Aliens and UFOs were the topic du jour in Washington DC as the House Subcommittee on National Defense met to hear testimony from three men — two Navy pilots and one former intelligence officer — who are warning that the skies may not be as safe as Americans previously thought.
While the hearing was not specifically probing whether or not aliens have visited Earth — instead being ostensibly focused on the alleged prevalence of unidentified aerial objects over US skies — the discussion of extraterrestrials and "non-human biologics" no less permeated the discussion.
The three men who sat before the subcommittee were David Grusch, a former intelligence officer in the Air Force and National Geospatial Intelligence Agency; former Navy pilot Ryan Graves, who claims to have encountered UAPs during missions; and David Fravor, another Navy pilot, who recorded the infamous "Tic Tac" UAP video in 2004.
The witnesses agreed that the US is lacking in a proper reporting system for UAP sightings, with Mr Graves noting that both military and commercial pilots who claim to have encountered the craft feel as though they cannot report the sightings without suffering stigma and potential career retaliation.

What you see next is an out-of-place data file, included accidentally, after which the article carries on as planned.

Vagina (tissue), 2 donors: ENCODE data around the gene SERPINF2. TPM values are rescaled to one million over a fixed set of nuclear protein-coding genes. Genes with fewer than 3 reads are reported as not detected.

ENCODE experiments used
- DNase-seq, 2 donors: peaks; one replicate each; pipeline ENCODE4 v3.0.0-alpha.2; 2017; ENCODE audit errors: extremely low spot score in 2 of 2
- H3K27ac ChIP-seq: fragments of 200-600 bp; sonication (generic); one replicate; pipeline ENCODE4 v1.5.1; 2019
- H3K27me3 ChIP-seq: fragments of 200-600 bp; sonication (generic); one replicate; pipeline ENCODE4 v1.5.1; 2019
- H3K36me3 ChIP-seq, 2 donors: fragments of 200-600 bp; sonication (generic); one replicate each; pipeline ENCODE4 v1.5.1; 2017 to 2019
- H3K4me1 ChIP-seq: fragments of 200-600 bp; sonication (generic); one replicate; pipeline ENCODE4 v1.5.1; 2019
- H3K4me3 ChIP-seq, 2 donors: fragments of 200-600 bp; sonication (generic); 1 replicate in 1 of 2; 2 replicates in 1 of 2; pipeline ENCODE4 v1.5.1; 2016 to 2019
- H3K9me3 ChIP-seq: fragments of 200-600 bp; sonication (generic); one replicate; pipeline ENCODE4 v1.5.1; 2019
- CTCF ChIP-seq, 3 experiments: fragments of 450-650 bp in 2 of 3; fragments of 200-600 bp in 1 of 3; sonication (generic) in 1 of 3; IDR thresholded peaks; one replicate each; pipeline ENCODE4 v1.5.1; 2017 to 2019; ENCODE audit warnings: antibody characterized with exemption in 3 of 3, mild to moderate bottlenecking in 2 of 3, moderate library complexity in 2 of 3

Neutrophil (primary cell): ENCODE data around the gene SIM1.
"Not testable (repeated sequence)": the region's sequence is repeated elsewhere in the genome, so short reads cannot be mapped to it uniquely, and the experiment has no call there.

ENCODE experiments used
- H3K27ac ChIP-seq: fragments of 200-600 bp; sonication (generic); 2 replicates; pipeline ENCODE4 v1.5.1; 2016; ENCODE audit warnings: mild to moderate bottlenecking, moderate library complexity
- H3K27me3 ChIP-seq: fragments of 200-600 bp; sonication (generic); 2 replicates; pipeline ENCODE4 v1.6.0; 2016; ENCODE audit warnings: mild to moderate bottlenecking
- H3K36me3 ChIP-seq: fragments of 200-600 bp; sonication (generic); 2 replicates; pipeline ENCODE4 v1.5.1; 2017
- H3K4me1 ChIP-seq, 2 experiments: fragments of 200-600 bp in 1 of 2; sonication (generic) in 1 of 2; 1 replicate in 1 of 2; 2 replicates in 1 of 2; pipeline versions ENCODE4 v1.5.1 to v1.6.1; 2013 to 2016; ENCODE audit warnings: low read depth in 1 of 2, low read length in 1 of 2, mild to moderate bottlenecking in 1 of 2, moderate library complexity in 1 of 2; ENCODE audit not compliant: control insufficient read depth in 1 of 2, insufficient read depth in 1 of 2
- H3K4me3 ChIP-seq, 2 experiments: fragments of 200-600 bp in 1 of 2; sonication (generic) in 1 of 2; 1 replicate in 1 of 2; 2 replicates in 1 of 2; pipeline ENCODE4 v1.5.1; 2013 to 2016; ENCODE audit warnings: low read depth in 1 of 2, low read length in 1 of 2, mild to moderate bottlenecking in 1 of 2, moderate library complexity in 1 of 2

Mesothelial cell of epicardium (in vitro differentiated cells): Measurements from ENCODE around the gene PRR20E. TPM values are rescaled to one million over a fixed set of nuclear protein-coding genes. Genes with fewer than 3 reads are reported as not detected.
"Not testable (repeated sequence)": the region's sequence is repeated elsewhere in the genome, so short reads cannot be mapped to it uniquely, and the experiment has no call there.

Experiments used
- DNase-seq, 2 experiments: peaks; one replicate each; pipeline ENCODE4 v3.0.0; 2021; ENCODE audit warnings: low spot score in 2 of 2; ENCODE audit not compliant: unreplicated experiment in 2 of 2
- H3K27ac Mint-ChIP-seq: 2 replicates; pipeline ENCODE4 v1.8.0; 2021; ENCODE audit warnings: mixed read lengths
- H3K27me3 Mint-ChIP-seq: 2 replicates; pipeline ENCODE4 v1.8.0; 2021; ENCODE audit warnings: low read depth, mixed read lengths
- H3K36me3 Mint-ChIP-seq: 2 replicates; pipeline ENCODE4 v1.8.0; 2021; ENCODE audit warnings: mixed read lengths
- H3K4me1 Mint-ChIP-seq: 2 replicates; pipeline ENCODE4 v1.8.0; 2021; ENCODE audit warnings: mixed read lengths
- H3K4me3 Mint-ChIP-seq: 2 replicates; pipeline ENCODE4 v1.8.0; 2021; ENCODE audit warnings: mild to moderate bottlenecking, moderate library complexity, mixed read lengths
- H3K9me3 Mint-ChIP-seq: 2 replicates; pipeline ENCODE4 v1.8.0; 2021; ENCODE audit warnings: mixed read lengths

Mr Graves was most concerned with the dearth of reporting options for pilots who encounter the supposed craft. He had his own experience in 2014, when a squadron under his command encountered "dark grey or black cubes ... inside of a clear sphere, where the apex or tips of the cubs were touching the inside of that sphere" approximately 10 miles off the coast of Virginia Beach.
He said his pilots described the craft performing impossible aerial maneuvers that he said would kill a human and were far beyond the capability of any known technology.
Mr Graves further stated that such encounters were "not rare, or isolated" and that there was no official means of reporting such encounters.
"If everyone could see the sensor and video data I witnessed, our national conversation would change," Mr Graves said in his opening statement. "I urge us to put aside stigma and address the security and safety issue this topic represents. If UAP are foreign drones, it is an urgent national security problem. If it is something else, it is an issue for science. In either case, unidentified objects are a concern for flight safety. The American people deserve to know what is happening in our skies. It is long overdue."